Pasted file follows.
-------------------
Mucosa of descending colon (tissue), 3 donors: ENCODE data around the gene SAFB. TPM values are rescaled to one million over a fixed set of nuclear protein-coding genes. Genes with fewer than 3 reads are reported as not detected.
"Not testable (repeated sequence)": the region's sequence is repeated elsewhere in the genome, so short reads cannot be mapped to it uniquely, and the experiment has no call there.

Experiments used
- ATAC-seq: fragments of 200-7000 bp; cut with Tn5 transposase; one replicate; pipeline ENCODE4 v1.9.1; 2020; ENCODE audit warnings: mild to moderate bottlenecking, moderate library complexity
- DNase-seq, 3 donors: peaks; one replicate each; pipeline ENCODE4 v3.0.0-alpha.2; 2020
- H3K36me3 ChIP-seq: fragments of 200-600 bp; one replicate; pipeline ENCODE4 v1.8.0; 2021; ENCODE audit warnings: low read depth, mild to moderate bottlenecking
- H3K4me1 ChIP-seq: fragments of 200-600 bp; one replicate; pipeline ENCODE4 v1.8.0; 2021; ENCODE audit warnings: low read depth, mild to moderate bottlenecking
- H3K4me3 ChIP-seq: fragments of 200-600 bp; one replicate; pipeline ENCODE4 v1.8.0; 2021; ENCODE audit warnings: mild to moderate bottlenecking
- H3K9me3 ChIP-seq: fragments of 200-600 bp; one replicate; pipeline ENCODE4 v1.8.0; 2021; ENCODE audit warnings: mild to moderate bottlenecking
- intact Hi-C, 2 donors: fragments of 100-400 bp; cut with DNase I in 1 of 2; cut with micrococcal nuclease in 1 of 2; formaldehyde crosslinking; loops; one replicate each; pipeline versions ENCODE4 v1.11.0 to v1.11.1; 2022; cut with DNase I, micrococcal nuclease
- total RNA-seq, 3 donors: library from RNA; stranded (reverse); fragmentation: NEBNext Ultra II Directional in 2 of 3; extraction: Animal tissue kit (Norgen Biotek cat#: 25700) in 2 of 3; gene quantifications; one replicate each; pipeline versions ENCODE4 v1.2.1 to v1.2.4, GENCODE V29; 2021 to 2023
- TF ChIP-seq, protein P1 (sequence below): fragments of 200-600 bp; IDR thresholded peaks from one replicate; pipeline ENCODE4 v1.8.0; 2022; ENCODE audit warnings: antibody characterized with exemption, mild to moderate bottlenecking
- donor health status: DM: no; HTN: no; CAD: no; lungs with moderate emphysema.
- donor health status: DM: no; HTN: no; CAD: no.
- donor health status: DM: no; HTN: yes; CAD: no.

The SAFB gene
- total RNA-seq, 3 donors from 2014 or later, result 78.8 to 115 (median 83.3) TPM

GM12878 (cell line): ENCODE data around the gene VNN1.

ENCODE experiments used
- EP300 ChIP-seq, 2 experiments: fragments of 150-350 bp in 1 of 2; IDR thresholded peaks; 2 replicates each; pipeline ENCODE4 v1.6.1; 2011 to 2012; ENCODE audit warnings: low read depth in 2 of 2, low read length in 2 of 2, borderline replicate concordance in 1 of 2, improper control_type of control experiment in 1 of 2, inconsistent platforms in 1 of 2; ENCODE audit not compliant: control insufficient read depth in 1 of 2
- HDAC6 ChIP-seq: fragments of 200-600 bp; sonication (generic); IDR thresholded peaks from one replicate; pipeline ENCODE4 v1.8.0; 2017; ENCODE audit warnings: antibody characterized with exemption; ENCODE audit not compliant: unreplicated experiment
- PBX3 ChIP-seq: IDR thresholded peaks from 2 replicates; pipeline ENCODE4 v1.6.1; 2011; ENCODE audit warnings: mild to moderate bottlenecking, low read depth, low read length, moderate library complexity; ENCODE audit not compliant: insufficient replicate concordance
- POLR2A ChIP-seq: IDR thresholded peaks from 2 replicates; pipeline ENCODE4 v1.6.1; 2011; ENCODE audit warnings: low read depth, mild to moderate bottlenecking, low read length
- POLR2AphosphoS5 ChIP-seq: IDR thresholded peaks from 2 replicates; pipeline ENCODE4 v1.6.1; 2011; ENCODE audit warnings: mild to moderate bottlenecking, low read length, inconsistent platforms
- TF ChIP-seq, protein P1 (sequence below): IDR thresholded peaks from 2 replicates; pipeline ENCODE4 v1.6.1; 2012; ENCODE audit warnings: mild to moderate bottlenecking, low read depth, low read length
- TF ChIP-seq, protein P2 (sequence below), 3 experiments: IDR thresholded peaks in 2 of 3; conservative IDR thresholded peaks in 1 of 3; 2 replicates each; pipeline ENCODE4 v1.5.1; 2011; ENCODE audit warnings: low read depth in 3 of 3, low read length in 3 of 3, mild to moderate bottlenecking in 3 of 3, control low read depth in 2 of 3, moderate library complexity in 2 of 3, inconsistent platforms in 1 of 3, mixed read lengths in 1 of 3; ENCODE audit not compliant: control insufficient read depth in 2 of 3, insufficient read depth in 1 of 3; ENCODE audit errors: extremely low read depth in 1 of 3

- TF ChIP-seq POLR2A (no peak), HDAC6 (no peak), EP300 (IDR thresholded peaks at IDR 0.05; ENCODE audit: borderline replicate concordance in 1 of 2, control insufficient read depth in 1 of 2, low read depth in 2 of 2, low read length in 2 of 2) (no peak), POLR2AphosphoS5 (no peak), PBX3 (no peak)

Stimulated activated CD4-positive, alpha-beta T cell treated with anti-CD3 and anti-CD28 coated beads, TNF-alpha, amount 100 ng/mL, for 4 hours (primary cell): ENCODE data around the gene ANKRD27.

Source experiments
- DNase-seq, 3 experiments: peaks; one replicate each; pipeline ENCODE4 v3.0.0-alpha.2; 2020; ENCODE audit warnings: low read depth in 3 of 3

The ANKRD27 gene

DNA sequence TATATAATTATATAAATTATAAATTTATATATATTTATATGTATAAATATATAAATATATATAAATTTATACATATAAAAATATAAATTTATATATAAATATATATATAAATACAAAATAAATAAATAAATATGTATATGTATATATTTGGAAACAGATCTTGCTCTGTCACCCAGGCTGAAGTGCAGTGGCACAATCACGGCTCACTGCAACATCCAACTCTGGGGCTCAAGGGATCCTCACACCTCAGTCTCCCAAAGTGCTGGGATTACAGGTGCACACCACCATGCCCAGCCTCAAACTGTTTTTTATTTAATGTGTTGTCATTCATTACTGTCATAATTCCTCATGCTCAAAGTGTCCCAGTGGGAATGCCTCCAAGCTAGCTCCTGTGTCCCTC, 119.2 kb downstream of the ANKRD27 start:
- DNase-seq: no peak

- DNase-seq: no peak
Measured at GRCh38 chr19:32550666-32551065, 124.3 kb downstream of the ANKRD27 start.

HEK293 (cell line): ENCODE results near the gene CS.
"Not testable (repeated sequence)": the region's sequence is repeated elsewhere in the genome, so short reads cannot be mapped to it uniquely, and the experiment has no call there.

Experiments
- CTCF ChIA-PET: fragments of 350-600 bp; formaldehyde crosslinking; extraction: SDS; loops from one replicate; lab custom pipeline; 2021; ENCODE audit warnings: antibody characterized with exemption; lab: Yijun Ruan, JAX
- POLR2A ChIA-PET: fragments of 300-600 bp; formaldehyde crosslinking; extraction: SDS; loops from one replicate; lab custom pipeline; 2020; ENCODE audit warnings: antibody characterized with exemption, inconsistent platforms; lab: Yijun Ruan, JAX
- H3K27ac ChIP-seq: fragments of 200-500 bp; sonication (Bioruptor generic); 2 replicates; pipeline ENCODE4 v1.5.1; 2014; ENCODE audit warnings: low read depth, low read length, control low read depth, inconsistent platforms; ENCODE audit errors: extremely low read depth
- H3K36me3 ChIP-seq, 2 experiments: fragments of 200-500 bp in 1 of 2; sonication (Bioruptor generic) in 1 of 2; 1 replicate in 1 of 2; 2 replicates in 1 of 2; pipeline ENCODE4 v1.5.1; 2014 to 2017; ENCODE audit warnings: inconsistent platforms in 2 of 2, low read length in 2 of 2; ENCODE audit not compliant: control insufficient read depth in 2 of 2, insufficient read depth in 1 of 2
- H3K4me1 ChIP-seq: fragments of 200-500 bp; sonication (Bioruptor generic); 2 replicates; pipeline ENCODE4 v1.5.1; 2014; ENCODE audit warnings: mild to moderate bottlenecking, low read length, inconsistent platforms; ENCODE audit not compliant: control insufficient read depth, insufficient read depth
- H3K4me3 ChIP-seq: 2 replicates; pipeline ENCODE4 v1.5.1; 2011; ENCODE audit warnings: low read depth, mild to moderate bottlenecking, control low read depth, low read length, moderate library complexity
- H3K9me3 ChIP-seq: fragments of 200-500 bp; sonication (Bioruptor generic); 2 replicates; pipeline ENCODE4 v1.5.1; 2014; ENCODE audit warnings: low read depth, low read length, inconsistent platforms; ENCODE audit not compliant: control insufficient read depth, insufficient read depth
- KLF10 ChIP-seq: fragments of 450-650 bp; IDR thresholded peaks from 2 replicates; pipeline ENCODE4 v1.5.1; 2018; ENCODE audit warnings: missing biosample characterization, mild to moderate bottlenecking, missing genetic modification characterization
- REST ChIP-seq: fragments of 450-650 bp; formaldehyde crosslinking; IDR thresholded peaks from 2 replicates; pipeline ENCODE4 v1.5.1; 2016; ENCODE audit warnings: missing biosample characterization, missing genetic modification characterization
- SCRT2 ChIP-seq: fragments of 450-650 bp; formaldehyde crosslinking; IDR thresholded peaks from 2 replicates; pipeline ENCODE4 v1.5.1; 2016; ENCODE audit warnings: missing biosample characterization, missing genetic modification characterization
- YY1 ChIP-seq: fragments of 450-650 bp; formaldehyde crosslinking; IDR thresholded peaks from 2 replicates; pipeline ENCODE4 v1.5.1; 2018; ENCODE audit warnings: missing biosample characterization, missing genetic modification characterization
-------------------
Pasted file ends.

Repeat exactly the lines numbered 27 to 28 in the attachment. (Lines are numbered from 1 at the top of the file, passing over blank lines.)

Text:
- TF ChIP-seq POLR2A (no peak), HDAC6 (no peak), EP300 (IDR thresholded peaks at IDR 0.05; ENCODE audit: borderline replicate concordance in 1 of 2, control insufficient read depth in 1 of 2, low read depth in 2 of 2, low read length in 2 of 2) (no peak), POLR2AphosphoS5 (no peak), PBX3 (no peak)

Stimulated activated CD4-positive, alpha-beta T cell treated with anti-CD3 and anti-CD28 coated beads, TNF-alpha, amount 100 ng/mL, for 4 hours (primary cell): ENCODE data around the gene ANKRD27.